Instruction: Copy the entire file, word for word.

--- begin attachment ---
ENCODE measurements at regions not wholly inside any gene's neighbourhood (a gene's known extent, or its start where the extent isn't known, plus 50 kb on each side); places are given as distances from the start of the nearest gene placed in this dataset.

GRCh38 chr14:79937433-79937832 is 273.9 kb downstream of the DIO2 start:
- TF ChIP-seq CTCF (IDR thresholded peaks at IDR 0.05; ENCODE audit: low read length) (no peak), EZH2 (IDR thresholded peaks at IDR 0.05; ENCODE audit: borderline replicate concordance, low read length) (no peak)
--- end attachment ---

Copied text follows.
ENCODE measurements at regions not wholly inside any gene's neighbourhood (a gene's known extent, or its start where the extent isn't known, plus 50 kb on each side); places are given as distances from the start of the nearest gene placed in this dataset.

GRCh38 chr14:79937433-79937832 is 273.9 kb downstream of the DIO2 start:
- TF ChIP-seq CTCF (IDR thresholded peaks at IDR 0.05; ENCODE audit: low read length) (no peak), EZH2 (IDR thresholded peaks at IDR 0.05; ENCODE audit: borderline replicate concordance, low read length) (no peak)